WASHINGTON – The White House is missing as many as 225 days of e-mail dating back to 2003, and there is little likelihood that a recovery effort will be completed by the time President Bush leaves office, according to an internal White House draft document obtained by the Associated Press.
The nine-page outline of the White House’s e-mail problems invites companies to bid on a project to recover the missing electronic messages.
The work would be carried out through April 19, 2009, according to the Office of Administration request for contractors’ proposals dated June 20. The new president will be inaugurated three months before that completion date.
Last week, the White House declined to comment on the document. On Wednesday, the White House refused to discuss internal contracting procedures but said the information was “outdated and seriously inaccurate.” It would not elaborate. Nor would it say whether anyone had been hired.
“With an eye on the clock, the White House continues to drag its feet and do everything possible to postpone public access to the records of this presidency,” said Anne L. Weismann, chief counsel of Citizens for Responsibility and Ethics in Washington, a private watchdog group.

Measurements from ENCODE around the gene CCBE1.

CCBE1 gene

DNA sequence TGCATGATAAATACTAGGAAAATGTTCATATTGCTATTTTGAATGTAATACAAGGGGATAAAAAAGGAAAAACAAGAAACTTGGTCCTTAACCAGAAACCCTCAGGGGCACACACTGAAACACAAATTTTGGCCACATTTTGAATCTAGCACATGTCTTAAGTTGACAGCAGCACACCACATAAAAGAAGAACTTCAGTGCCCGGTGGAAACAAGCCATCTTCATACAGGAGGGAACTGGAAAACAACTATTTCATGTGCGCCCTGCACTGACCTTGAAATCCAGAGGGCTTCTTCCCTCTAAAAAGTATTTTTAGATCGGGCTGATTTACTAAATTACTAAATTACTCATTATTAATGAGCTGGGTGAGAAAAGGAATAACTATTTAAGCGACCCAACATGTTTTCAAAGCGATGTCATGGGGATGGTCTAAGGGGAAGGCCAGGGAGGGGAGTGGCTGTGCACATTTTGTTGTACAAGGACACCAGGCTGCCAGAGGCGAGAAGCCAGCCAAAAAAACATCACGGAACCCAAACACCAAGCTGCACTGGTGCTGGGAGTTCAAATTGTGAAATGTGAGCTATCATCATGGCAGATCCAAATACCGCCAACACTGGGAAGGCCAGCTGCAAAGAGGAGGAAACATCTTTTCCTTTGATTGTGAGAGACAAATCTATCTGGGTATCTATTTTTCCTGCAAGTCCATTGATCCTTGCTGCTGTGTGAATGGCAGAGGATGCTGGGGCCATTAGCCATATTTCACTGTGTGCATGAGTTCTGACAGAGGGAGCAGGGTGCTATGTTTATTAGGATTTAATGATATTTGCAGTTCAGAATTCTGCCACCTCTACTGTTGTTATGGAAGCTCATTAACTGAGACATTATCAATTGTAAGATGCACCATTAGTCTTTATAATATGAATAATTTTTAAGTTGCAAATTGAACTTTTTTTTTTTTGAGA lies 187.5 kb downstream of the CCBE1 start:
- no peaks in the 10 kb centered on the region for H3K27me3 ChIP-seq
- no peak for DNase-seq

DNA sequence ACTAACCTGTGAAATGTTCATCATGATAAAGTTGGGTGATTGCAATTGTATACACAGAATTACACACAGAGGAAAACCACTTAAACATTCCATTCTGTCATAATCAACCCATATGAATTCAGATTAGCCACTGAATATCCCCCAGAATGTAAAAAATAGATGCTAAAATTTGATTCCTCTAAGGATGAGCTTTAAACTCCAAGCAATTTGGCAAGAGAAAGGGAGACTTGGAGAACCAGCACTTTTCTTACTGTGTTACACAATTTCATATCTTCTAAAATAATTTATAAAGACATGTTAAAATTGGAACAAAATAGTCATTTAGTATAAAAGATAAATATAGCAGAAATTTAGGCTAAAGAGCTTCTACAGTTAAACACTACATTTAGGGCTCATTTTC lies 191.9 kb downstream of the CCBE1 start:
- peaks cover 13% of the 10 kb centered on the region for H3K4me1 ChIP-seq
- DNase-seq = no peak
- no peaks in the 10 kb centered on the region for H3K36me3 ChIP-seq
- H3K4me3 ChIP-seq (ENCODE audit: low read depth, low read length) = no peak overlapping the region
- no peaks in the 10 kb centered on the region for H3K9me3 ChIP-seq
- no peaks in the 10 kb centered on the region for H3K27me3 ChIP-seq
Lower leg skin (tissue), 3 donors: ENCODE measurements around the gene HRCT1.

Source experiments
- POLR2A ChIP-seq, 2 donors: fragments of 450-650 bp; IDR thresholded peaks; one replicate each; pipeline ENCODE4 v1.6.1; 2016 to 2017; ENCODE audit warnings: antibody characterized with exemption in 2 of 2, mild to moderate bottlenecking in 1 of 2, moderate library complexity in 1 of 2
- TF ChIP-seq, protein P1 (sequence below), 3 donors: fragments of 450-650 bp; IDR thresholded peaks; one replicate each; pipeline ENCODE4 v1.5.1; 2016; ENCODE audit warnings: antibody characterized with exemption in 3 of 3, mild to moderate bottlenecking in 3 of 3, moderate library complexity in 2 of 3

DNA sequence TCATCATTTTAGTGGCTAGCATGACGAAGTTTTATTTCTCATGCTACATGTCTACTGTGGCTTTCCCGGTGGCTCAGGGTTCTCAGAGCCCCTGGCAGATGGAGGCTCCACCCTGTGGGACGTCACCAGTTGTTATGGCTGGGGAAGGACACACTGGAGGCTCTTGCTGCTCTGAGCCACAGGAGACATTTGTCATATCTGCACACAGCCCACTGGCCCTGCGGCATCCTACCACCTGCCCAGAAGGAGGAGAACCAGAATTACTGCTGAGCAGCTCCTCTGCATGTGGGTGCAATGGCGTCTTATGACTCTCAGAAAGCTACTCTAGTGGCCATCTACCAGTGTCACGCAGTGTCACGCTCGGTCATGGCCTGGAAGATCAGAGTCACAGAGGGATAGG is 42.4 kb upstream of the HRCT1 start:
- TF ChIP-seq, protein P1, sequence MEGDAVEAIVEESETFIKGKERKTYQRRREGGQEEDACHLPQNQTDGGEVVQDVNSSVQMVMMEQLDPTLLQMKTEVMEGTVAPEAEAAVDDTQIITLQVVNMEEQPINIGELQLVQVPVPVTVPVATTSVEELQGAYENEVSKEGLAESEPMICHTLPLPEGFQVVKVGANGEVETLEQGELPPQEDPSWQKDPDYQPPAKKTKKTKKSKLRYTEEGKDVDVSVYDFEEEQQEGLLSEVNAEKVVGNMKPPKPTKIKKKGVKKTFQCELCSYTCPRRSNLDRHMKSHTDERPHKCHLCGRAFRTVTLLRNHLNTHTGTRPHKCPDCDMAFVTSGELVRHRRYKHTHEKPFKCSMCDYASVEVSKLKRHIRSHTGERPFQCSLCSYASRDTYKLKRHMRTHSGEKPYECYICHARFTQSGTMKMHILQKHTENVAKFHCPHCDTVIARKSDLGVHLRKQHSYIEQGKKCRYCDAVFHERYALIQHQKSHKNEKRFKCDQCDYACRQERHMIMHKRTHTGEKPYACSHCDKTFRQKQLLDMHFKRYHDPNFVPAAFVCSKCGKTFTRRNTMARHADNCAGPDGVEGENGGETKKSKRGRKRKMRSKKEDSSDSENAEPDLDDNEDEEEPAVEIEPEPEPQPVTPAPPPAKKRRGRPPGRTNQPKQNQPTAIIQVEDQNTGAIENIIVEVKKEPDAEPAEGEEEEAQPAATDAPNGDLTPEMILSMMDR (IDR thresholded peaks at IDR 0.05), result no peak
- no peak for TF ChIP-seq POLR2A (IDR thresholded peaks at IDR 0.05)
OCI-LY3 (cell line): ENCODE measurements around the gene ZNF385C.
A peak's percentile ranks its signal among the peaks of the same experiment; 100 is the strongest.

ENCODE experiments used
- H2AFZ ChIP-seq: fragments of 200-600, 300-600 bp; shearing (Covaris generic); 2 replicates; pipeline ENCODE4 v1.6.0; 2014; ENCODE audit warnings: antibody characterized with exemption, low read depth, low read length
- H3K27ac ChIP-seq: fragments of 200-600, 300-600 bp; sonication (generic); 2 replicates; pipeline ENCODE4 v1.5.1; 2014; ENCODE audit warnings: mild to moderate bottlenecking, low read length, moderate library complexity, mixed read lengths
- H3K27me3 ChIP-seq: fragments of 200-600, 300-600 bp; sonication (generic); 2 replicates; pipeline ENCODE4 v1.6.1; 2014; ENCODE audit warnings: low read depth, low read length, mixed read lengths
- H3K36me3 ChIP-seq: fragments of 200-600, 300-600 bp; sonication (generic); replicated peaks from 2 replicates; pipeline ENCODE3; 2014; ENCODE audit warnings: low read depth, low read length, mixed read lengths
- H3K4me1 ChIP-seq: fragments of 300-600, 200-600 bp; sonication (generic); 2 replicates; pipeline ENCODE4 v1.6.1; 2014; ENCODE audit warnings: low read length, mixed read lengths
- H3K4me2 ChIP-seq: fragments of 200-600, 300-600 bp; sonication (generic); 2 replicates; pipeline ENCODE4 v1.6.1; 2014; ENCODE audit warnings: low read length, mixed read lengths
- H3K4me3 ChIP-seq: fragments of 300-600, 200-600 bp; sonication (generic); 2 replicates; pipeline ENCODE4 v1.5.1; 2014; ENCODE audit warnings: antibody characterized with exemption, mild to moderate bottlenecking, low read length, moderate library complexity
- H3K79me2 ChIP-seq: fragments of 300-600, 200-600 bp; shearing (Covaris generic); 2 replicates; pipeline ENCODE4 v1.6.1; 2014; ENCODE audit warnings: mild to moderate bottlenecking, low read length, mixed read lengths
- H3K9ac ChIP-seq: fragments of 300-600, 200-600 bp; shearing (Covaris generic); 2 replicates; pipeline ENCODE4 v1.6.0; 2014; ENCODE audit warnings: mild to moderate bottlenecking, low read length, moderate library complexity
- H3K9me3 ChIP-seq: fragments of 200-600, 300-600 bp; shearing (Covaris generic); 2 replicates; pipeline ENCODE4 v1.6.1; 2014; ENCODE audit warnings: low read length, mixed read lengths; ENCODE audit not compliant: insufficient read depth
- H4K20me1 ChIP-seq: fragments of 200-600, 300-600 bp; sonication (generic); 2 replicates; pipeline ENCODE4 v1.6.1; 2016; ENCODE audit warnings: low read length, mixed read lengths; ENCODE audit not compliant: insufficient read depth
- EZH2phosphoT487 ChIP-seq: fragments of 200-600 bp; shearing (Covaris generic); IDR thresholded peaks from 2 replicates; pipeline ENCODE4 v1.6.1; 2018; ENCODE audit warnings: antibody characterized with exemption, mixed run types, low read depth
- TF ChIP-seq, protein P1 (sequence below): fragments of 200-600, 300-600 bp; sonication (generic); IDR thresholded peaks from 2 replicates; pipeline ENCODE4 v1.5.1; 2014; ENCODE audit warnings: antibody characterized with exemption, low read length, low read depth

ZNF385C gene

The draft document outlines a process in which private contractors would attempt to retrieve lost e-mail from 35,000 disaster recovery backup tapes dating to October 2003, a period covering such events as growing violence in Iraq, the Abu Ghraib prison scandal and the criminal inquiry into the disclosure that Valerie Plame, wife of an administration critic, worked for the CIA.
The recovery project would not use backup tapes going back to March 2003, according to the draft document, even though an earlier White House assessment suggested that e-mail was missing from that period as well.
Industry experts point out that relying on the backup system to ensure accurate retention, preservation and retrieval of all e-mail is problematic because it does not take into account deleted e-mail.
“A backup system isn’t designed to be a 100% complete inventory of all e-mails,” said William P. Lyons, chairman and chief executive of AXS-One, a provider of records compliance management solutions. “It’s designed to make a copy of data at a specific point in time.”
The White House draft document says the number of days of missing e-mail ranges from 25 to 225, a range that industry experts say would make it difficult to bid on a recovery project.
“Generally, when the scope of the work is expected to fluctuate by a factor of nearly 10, I can only take you so seriously,” said Steven L. Schooner, co-director of the government procurement law program at George Washington University.
At a hearing on Capitol Hill in February, the White House told Congress it was trying to determine how many e-mail messages were missing.
© 2008 Associated Press
Source / Common Dreams